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I. Intensive and convalescent care


  1. Definition

    1. Anemia that develops in the neonatal period in term infants is typically defined by central venous hemoglobin of less than 13 g/dL or capillary hemoglobin of <14.5 g/dL.

    2. In healthy term infants, the nadir hemoglobin value rarely falls below 10 g/dL at an age of 10 to 12 weeks. Because this postnatal drop in hemoglobin level in term infants is well tolerated and requires no therapy, it is commonly referred to as the physiological anemia of infancy.

    3. In contrast, this decline is more rapid (ie, nadir at 4 to 6 weeks of age) and the blood hemoglobin concentration falls to lower levels in infants born prematurely—to approximately 8 g/dL in infants with birthweights of 1.0 to 1.5 kg and approximately 7 g/dL in infants with birthweights <1 kg.

    4. Consequently, because the pronounced decline in hemoglobin concentration that occurs in many ELBW infants is associated with abnormal clinical signs and need for allogeneic RBC transfusions, the anemia of prematurity is not accepted to be a physiological and benign event.

    5. Physiologic and nonphysiologic factors related to prematurity are responsible for the anemia of prematurity, though there are no specific hemoglobin values defining the condition in preterm populations.

  2. Incidence

    1. All healthy, term newborn infants have a high blood hemoglobin level (15 to 20 g/dL) at birth due to relative hypoxia in utero.

    2. Some extremely preterm neonates will have slightly lower values than term infants (eg, 13 g/dL), and occasional neonates will have higher values (eg, 22 g/dL).

    3. Regardless of the level at birth, all experience a fall in hemoglobin levels over the first weeks of life, with term infants reaching a nadir level of about 11.5 g/dL at 12 weeks of life. In contrast, preterm infants experience a more profound and rapid drop in hemoglobin levels, which may result in severe anemia requiring red blood cell (RBC) transfusions.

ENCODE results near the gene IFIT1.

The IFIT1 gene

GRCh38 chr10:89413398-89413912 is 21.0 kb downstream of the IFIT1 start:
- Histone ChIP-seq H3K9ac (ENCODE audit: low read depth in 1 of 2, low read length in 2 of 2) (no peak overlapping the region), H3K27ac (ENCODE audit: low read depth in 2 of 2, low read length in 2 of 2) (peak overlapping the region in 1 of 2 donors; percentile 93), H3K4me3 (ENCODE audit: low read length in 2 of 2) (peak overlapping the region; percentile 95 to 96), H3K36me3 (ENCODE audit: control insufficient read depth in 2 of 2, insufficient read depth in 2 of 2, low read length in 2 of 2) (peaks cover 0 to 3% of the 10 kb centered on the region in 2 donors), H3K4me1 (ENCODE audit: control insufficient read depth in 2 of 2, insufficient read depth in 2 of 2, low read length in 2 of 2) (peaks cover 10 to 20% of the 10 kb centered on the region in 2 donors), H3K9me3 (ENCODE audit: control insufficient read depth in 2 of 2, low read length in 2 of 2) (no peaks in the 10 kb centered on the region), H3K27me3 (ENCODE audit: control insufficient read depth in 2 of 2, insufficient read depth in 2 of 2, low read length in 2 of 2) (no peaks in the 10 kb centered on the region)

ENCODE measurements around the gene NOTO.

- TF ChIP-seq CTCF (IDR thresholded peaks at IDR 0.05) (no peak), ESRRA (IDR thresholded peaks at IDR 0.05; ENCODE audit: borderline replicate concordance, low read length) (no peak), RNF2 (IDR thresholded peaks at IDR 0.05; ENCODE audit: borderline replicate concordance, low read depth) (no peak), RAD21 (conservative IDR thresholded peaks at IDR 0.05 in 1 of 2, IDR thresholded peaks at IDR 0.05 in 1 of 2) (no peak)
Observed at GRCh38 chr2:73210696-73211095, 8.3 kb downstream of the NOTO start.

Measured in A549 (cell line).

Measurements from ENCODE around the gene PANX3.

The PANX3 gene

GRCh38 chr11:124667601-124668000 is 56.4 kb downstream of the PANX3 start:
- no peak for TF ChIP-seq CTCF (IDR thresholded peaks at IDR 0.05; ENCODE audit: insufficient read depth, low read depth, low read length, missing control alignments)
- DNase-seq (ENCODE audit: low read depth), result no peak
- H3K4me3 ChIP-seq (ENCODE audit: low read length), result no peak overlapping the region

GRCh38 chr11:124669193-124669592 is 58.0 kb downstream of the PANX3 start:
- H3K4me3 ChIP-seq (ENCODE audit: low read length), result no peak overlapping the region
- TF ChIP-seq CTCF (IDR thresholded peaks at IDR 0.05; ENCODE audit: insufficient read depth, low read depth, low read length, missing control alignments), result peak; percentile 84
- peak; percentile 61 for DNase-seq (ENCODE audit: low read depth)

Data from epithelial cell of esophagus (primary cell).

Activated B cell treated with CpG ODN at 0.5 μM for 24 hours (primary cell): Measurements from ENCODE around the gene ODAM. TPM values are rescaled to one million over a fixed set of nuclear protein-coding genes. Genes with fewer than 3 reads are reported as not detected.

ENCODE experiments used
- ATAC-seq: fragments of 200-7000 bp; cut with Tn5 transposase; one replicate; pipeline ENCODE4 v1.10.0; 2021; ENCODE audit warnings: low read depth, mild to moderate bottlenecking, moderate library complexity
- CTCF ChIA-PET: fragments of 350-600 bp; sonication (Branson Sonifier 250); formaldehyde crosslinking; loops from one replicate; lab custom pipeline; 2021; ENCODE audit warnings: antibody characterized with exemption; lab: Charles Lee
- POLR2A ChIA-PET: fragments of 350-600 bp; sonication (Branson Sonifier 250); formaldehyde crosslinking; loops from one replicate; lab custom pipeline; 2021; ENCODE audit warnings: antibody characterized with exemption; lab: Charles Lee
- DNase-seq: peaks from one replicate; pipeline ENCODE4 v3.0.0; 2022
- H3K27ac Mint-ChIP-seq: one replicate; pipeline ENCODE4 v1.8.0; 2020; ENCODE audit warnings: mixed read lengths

4. Approximately 90% of ELBW neonates will receive at least one RBC transfusion, typically during the first weeks of life.

    5. Because of efforts to minimize the amounts of blood drawn from neonates for laboratory testing and to transfuse more conservatively (ie, to accept lower pretransfusion hematocrit [HCT] values), the number of RBC transfusions given to preterm infants has dropped over the years.

  3. Pathophysiology

    Several physiological factors play a role in the pathogenesis of the anemia of prematurity.

    1. All neonates experience a decline in circulating RBCs during the first weeks of life. This decline results both from multiple physiological factors and, in sick preterm infants, from several additional factors—the major one being phlebotomy blood losses for laboratory testing.

    2. Because ELBW infants are born before the third trimester of gestation, they are deprived of most of the iron transported from the mother and miss out on a great deal of in utero fetal erythropoiesis.

    3. Extrauterine body growth is extremely rapid during the first months of life, and RBC production by neonatal marrow must increase commensurately.

    4. It is widely accepted that the circulating life span of neonatal RBCs in ...

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